Neurobiology of Borderline Personality Disorder

The principle dimensions that have been the focus of biological research include impulsive aggression and affective instability

Impulsive Aggression

  • Issues with impulse control
  • Decrease central serotonergic activity (associated with increase impulsive aggression)
  • Diminished concentrations of serotonin in 5-HIAA in the CSF has been associated with attempted or completed suicides
  • Fenfluramine (drug to increase serotonin activity) creates a Blunted prolactin response (hormone produced in pituitary gland) in individuals diagnosed with BPD. These findings indicate an associate between blunted serotonergic responsiveness and impulsive aggression.


Family and twin  studies of borderline personality disorder suggest that while the disorder itself may not be heritable, the prominent features of impulsivity appears to run in family.

In an ongoing study of the health and lifestyles of families with twins in the Netherlands, Trull and colleagues examined 711 pairs of siblings and 561 parents to identify the location of genetic traits that influences the manifestation of BPD. The researchers conducted a genetic linkage analysis of the families and identified chromosomal regions that could contain genes that influence the development of BPD. Trull found the strongest evidence for a genetic influence on BPD features on chromosome nine.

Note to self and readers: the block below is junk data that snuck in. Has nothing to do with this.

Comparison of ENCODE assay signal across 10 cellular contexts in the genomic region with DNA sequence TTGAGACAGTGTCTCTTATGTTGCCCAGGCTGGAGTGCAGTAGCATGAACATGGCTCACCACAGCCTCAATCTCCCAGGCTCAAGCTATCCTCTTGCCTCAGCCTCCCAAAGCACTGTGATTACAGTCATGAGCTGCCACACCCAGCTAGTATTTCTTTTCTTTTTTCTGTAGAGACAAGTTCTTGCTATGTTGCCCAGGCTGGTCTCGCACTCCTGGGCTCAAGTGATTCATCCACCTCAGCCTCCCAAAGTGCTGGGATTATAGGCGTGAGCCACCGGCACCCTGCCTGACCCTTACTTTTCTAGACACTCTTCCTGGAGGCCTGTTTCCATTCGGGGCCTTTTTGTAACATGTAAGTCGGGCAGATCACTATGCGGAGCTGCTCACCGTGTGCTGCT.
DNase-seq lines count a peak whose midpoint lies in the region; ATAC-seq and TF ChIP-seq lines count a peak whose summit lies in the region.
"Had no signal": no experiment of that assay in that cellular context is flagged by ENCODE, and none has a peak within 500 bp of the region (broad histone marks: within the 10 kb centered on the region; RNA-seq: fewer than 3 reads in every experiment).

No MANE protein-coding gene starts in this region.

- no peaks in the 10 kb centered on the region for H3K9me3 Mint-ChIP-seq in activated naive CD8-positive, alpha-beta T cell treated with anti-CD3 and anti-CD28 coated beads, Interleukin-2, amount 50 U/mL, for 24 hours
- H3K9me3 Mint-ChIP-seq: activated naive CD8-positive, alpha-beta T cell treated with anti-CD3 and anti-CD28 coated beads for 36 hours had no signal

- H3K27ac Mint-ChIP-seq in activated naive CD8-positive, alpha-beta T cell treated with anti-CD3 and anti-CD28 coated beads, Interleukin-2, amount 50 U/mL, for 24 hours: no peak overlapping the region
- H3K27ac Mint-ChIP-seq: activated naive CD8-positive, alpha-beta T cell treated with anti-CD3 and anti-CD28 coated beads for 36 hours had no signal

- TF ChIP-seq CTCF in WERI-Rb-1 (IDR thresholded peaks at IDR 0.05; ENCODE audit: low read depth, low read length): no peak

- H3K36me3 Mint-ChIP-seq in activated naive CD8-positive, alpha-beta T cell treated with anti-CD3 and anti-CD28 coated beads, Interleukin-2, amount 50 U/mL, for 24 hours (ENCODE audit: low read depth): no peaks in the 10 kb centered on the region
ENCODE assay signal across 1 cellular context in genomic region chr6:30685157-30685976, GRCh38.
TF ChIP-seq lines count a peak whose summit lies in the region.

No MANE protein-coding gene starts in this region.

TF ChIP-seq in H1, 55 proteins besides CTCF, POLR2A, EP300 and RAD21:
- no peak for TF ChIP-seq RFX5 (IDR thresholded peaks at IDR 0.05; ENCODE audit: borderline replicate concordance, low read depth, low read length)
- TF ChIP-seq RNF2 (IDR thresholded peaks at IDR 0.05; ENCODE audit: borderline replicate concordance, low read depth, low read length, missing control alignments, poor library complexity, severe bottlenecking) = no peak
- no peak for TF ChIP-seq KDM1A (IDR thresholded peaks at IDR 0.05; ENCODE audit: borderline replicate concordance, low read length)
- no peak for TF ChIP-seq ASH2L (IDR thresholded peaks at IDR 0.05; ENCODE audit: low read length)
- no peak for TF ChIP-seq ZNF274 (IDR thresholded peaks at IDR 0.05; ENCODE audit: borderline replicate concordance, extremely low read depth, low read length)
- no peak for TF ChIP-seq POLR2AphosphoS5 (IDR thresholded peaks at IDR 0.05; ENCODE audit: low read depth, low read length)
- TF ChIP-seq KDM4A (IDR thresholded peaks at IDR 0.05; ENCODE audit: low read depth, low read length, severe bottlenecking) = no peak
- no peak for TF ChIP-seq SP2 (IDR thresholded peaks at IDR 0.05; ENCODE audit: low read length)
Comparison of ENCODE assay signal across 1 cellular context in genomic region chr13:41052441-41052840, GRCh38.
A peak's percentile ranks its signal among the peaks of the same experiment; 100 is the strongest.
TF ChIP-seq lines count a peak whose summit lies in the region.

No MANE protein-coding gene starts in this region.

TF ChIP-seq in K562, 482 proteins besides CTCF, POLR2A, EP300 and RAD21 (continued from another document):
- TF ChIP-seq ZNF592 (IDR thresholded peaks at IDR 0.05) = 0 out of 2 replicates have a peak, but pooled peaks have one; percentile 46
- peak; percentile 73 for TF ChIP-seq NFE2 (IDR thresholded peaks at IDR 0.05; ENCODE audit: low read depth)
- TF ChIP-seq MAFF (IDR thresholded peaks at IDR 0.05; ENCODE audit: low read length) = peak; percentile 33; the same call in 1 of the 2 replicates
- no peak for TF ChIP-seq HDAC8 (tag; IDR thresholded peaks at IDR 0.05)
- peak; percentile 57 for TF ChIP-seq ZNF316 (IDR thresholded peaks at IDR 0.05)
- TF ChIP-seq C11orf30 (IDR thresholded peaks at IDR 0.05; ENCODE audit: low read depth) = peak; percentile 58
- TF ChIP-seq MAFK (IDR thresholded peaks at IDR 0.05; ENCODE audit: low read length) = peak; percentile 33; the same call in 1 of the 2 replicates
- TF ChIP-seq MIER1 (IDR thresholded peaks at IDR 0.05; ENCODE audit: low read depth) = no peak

• Prefrontal cortex, particularly prefrontal orbital cortex and adjacent ventral medial cortex, appears to play a role in aggressive behavior.
  • Phineas Gage example
  • Results of PET studies on patients meeting criteria for BPD showed decreased metabolism in prefrontal cortex, particularly orbital and adjacent ventral medial frontal cortex, associated with increased impulsive aggressive behavior.

Affective Instability

  • Defined as “a predisposition to marked, rapidly reversible shifts in affective states that are extremely sensitive to meaningful environmental events”
  • Basically Emotional Dysregulation – which is a defining characteristic of BPD


  • Cholinergic system plays a role in regulating affect
  • Research shows that cholinergic agents appear to induce depressed mooed in normal patients and patients with depression, this effect appears even more intense in those with BPD
  • There is also evidence of disturbance in noradrenergic activity in effectively unstable patients with BPD
  • More research is needed.